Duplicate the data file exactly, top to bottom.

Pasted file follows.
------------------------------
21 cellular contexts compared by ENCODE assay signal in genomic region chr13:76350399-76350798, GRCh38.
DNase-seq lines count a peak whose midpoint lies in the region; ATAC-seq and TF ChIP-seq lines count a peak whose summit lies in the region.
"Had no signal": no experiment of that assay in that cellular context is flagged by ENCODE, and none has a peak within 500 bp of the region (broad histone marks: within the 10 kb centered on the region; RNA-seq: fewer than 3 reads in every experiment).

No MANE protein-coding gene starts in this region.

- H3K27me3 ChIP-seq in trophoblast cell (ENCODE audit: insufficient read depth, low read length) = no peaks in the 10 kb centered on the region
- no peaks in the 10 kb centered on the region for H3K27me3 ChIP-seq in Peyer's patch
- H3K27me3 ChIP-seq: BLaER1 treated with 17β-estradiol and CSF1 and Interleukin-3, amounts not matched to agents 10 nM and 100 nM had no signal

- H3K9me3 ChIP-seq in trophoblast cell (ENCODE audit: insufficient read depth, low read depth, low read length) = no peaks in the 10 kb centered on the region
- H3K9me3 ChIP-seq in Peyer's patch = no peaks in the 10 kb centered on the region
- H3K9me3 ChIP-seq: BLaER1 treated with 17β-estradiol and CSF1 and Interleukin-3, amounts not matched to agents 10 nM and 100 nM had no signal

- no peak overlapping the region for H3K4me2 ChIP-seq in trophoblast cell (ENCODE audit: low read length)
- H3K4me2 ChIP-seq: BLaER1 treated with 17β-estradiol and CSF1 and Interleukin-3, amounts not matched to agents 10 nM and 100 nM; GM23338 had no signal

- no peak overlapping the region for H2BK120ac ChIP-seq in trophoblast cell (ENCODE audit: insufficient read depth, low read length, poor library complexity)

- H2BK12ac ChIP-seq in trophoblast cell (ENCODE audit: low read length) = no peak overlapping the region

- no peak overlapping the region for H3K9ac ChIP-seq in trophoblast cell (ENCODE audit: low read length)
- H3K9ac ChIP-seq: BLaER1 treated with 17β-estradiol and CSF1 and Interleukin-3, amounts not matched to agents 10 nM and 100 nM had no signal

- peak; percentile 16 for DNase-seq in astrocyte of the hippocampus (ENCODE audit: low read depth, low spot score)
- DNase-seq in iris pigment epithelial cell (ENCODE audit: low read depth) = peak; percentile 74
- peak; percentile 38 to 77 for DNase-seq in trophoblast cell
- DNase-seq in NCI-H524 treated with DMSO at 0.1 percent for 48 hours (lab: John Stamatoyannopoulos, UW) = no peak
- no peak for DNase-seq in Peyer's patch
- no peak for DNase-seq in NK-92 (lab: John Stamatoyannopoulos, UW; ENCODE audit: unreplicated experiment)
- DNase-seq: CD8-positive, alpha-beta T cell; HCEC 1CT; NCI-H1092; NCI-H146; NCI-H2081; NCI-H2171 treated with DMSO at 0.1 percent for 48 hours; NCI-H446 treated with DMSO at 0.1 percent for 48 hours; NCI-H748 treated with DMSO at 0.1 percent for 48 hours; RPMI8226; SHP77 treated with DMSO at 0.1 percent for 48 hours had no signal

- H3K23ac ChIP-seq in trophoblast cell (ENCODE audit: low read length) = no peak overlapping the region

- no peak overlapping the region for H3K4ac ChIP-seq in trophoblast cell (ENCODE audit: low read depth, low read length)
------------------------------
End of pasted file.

21 cellular contexts compared by ENCODE assay signal in genomic region chr13:76350399-76350798, GRCh38.
DNase-seq lines count a peak whose midpoint lies in the region; ATAC-seq and TF ChIP-seq lines count a peak whose summit lies in the region.
"Had no signal": no experiment of that assay in that cellular context is flagged by ENCODE, and none has a peak within 500 bp of the region (broad histone marks: within the 10 kb centered on the region; RNA-seq: fewer than 3 reads in every experiment).

No MANE protein-coding gene starts in this region.

- H3K27me3 ChIP-seq in trophoblast cell (ENCODE audit: insufficient read depth, low read length) = no peaks in the 10 kb centered on the region
- no peaks in the 10 kb centered on the region for H3K27me3 ChIP-seq in Peyer's patch
- H3K27me3 ChIP-seq: BLaER1 treated with 17β-estradiol and CSF1 and Interleukin-3, amounts not matched to agents 10 nM and 100 nM had no signal

- H3K9me3 ChIP-seq in trophoblast cell (ENCODE audit: insufficient read depth, low read depth, low read length) = no peaks in the 10 kb centered on the region
- H3K9me3 ChIP-seq in Peyer's patch = no peaks in the 10 kb centered on the region
- H3K9me3 ChIP-seq: BLaER1 treated with 17β-estradiol and CSF1 and Interleukin-3, amounts not matched to agents 10 nM and 100 nM had no signal

- no peak overlapping the region for H3K4me2 ChIP-seq in trophoblast cell (ENCODE audit: low read length)
- H3K4me2 ChIP-seq: BLaER1 treated with 17β-estradiol and CSF1 and Interleukin-3, amounts not matched to agents 10 nM and 100 nM; GM23338 had no signal

- no peak overlapping the region for H2BK120ac ChIP-seq in trophoblast cell (ENCODE audit: insufficient read depth, low read length, poor library complexity)

- H2BK12ac ChIP-seq in trophoblast cell (ENCODE audit: low read length) = no peak overlapping the region

- no peak overlapping the region for H3K9ac ChIP-seq in trophoblast cell (ENCODE audit: low read length)
- H3K9ac ChIP-seq: BLaER1 treated with 17β-estradiol and CSF1 and Interleukin-3, amounts not matched to agents 10 nM and 100 nM had no signal

- peak; percentile 16 for DNase-seq in astrocyte of the hippocampus (ENCODE audit: low read depth, low spot score)
- DNase-seq in iris pigment epithelial cell (ENCODE audit: low read depth) = peak; percentile 74
- peak; percentile 38 to 77 for DNase-seq in trophoblast cell
- DNase-seq in NCI-H524 treated with DMSO at 0.1 percent for 48 hours (lab: John Stamatoyannopoulos, UW) = no peak
- no peak for DNase-seq in Peyer's patch
- no peak for DNase-seq in NK-92 (lab: John Stamatoyannopoulos, UW; ENCODE audit: unreplicated experiment)
- DNase-seq: CD8-positive, alpha-beta T cell; HCEC 1CT; NCI-H1092; NCI-H146; NCI-H2081; NCI-H2171 treated with DMSO at 0.1 percent for 48 hours; NCI-H446 treated with DMSO at 0.1 percent for 48 hours; NCI-H748 treated with DMSO at 0.1 percent for 48 hours; RPMI8226; SHP77 treated with DMSO at 0.1 percent for 48 hours had no signal

- H3K23ac ChIP-seq in trophoblast cell (ENCODE audit: low read length) = no peak overlapping the region

- no peak overlapping the region for H3K4ac ChIP-seq in trophoblast cell (ENCODE audit: low read depth, low read length)